People may be reading less books these day, but Barnes & Noble is still determined to hang on and adapt as needed.
With brick-and-mortar store sales less than ideal and the Nook not exactly catching on the way the company had hoped, Barnes & Noble is spinning off its successful college division as its own entity.
Barnes & Noble has just over 700 stores on college campuses and plans to increase that number to 1,000 over the next few years. Last quarter, revenue in those locations increased 1.9 percent to $751 million.
That doesn't sound like much, but with revenue declining in the Nook and traditional retail areas, it's the one thing the company has to be optimistic about.
The company says the spin-off is so each division can focus on what it does best. But it does look like Barnes & Noble is trying to ensure that the successful branch of the business isn't dragged down by the ailing branches.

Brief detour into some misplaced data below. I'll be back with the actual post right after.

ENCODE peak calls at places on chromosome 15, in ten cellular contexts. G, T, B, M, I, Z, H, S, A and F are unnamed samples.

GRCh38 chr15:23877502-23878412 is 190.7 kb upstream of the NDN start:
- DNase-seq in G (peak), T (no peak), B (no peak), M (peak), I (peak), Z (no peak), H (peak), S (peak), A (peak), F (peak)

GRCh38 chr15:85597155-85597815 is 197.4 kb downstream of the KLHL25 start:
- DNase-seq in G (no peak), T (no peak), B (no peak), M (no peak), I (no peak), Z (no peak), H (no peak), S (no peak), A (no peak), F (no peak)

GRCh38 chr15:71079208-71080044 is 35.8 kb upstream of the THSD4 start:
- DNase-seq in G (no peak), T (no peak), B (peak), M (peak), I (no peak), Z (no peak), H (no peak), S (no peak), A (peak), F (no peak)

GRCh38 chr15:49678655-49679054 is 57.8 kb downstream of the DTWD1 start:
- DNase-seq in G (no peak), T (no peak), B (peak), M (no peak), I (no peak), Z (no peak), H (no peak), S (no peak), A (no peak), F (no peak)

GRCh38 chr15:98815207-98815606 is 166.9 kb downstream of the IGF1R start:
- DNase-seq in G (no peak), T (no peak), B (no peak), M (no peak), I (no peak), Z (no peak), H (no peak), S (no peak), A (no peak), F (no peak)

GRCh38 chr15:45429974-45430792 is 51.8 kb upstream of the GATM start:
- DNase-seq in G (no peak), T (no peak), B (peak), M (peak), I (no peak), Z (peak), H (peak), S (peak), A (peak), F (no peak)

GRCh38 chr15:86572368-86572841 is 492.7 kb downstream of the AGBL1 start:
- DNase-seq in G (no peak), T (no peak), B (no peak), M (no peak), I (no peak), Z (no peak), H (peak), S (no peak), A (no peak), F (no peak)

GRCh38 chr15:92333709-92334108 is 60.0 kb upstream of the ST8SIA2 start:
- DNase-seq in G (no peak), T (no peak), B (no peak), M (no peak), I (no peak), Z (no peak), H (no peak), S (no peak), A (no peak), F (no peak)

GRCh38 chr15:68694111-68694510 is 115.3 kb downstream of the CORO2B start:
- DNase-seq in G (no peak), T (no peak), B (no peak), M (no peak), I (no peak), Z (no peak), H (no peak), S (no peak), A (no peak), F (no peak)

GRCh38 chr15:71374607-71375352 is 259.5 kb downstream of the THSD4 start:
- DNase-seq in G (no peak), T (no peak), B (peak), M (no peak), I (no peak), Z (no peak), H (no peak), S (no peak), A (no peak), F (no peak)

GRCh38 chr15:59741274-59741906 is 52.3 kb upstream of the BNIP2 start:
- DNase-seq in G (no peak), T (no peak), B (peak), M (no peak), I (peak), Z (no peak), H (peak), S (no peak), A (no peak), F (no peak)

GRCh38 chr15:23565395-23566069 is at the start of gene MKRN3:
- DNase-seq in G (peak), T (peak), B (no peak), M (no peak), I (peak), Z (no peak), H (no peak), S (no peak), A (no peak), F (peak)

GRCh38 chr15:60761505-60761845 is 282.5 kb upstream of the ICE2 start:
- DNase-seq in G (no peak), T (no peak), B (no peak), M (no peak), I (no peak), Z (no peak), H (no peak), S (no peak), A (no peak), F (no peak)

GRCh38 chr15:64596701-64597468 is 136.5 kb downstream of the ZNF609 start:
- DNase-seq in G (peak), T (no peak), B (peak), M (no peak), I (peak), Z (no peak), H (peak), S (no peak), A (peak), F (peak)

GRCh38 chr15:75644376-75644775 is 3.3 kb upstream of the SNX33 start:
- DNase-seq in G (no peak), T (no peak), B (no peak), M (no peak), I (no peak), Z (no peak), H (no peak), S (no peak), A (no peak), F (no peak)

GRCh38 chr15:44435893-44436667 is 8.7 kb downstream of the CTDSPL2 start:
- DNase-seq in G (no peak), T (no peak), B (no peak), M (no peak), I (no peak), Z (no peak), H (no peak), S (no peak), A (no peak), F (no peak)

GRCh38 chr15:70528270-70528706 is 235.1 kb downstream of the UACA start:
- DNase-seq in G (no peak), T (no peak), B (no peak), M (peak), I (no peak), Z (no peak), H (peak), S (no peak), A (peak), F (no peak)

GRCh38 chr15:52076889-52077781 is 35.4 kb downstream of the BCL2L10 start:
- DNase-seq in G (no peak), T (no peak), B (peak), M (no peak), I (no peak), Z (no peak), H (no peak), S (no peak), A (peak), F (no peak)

Barnes & Noble had similarly planned to spin off Nook into its own entity, but seeing revenue from the product decline by 55 percent over the holidays, they wisely decided to nix those plans.
E-readers as a whole haven't done too well lately thanks to tablets and larger-sized phones growing in popularity. (Video via Apple)
The split does leave the traditional retail business in a weird place, since the college division accounts for about 45 percent of the company's revenue.
And investors seem to like the move. The company's stock rose nearly 7 percent following the news.